“Orwelian? Please use your influence to stop that dreadful introduction to BBC - TV programs which shows what appears to be various departments of an Orwelian prison. Or does the background music intend it should be taken for a lunatic asylum? - (Lt., Col.) R. K. Spurrel, Leigh, Surrey “ (*complaint in the early sixties).
You’ve probably heard about the BBC Radiophonic Workshop before, though rest assured, there’s a lot more to it than Delia Derbyshire and Doctor Who. Between 1958 and 1995, all the amazingly creative people that worked in this techno-magical room were not ahead of their time but have literally drawn a path that the electronic music culture followed without question. In the beginning some folks thought that they were repairing radios, which surely was not that farfetched considering how some of their pieces must have sounded like: mind BOGgling, proto-psychedelic, space-dustrial creepiness that lurks behind your ears and bites them when you least expect.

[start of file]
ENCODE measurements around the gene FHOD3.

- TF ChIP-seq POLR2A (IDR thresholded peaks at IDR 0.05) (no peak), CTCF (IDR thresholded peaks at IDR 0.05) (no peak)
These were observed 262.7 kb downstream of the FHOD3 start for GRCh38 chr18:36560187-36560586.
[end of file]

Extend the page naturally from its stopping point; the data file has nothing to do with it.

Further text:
What is certain is that, by the use of concrete musique techniques and a studio full of tape reels and electronic oscillators, all their compositions were out of this world; both defying and innovating old musical structures.
This mix was not intended to be an archival object although all of the major composers that worked at the BBC Radiophonic Workshop are present in it; rather, its purpose is to tell a timeless, often dark, sometimes ludic and ironic story of ground breaking pioneer work in an infinite universe of sound.
Anyway, my advice is to lit up, close your eyes and immerse yourself in these artistic engineers’ alchemic sonic explorations.
*words & mix by Gabi Leașcu